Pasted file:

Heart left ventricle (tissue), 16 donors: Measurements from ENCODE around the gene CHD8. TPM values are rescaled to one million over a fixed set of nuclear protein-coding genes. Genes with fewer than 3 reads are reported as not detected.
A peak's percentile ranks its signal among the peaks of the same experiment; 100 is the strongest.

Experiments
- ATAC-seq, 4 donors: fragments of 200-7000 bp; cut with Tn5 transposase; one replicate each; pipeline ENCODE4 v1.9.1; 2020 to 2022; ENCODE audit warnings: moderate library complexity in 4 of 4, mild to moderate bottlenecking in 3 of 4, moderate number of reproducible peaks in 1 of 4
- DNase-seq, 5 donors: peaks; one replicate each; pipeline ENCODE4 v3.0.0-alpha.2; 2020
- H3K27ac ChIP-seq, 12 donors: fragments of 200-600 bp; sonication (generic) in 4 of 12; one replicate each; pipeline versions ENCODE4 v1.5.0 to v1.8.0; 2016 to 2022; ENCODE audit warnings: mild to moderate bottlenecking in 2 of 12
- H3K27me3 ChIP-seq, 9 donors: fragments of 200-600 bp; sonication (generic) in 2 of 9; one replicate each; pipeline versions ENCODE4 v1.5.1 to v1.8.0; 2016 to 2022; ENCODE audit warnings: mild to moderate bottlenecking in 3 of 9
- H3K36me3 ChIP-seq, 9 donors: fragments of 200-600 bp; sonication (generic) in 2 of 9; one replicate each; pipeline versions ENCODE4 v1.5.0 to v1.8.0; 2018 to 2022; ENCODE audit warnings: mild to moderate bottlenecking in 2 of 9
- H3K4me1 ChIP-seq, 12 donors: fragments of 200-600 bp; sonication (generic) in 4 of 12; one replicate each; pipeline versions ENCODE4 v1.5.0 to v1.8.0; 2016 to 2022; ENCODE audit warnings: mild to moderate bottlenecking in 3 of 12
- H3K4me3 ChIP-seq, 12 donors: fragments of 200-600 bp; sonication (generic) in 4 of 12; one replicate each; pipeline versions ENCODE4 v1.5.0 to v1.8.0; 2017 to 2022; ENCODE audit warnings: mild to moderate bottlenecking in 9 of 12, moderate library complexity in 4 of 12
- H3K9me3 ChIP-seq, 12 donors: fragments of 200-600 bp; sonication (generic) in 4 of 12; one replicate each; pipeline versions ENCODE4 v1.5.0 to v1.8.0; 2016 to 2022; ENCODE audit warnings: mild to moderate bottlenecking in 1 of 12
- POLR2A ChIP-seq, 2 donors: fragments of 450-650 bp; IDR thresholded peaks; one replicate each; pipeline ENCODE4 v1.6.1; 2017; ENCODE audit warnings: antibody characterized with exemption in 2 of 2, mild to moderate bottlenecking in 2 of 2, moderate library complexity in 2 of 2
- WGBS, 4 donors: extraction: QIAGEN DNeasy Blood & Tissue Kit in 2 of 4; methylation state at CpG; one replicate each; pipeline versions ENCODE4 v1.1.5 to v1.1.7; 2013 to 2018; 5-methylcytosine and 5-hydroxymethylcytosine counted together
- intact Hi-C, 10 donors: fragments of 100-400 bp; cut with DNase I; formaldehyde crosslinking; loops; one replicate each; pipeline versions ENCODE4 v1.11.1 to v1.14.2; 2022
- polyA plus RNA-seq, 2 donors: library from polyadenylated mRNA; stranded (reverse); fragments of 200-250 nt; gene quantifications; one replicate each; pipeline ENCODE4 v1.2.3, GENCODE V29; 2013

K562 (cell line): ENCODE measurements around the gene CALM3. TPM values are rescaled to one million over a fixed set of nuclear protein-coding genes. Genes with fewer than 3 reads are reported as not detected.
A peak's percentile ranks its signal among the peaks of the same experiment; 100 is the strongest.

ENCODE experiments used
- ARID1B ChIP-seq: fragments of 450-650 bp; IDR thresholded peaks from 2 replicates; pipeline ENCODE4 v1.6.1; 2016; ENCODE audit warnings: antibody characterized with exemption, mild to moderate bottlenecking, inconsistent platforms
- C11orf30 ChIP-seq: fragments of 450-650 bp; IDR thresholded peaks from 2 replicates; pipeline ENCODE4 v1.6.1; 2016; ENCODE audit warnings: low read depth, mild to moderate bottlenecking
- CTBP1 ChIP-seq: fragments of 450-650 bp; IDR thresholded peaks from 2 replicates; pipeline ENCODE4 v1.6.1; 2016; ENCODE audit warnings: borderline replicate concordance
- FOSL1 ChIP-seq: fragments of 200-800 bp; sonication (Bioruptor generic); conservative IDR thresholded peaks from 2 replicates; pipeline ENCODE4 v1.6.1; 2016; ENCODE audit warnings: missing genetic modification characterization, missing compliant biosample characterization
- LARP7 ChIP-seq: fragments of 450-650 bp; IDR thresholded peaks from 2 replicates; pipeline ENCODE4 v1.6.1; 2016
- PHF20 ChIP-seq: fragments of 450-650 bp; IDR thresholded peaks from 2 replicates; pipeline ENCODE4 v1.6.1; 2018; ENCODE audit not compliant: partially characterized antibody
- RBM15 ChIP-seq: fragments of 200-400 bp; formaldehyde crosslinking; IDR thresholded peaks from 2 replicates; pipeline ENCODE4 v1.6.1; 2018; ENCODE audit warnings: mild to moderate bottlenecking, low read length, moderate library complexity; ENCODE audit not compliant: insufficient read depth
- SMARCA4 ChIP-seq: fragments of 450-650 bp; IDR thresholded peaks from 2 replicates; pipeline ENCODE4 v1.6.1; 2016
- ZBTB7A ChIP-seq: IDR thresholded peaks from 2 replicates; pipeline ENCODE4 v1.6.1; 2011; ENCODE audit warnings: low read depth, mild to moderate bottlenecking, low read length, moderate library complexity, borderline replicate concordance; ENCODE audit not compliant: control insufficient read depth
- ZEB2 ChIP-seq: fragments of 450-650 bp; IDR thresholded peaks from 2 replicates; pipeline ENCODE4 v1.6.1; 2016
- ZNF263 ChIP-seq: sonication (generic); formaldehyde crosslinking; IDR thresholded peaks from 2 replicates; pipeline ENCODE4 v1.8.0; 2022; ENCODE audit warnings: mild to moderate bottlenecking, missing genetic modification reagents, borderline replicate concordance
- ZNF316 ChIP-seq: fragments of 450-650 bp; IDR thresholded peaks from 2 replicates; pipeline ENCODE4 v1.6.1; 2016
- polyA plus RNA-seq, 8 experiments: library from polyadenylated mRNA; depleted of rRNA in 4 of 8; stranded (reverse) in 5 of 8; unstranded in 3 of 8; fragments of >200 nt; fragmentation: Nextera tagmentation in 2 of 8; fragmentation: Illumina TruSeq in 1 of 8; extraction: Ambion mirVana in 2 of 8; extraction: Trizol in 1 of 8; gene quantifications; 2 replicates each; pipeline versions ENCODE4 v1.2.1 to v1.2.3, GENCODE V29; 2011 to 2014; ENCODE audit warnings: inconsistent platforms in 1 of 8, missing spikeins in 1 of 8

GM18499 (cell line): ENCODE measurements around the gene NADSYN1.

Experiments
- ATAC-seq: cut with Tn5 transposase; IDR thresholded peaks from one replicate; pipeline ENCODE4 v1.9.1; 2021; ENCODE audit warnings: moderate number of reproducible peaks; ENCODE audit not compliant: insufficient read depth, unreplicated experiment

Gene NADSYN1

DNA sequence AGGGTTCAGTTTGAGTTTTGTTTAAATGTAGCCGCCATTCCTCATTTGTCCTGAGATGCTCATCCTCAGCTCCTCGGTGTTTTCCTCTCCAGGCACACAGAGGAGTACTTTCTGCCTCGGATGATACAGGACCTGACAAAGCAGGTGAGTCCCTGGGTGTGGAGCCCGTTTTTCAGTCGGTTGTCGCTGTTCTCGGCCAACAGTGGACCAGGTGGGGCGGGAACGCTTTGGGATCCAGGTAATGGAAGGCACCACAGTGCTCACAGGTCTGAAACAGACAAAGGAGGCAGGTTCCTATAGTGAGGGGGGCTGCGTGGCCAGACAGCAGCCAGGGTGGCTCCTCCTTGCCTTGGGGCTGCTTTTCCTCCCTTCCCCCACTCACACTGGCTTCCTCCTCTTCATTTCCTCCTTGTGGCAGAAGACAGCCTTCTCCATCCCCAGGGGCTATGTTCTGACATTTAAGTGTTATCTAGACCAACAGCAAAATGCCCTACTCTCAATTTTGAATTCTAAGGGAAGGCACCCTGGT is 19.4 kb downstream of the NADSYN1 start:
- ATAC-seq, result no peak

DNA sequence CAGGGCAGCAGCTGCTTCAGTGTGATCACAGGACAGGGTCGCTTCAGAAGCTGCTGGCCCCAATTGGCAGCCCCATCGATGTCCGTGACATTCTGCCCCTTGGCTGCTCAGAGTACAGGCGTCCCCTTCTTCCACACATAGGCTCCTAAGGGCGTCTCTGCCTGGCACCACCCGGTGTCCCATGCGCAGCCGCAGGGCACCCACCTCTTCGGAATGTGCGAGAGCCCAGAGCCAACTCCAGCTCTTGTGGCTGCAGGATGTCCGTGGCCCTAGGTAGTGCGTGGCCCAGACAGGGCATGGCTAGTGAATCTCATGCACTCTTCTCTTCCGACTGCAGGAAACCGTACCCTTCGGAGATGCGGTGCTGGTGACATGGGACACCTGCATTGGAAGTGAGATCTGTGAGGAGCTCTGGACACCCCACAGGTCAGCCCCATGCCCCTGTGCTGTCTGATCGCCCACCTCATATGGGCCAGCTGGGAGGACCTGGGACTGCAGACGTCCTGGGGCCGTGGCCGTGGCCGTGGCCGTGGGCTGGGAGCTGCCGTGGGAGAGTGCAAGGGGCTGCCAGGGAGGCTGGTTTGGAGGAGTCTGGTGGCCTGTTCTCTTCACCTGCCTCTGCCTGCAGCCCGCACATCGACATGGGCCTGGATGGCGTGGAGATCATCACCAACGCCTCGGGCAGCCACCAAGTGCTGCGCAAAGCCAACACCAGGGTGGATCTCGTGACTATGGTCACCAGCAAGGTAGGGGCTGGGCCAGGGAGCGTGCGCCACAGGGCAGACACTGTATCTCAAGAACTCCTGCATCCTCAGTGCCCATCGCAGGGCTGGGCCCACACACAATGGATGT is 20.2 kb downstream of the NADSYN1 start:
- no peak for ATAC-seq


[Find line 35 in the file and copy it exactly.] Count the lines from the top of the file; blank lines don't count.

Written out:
Gene NADSYN1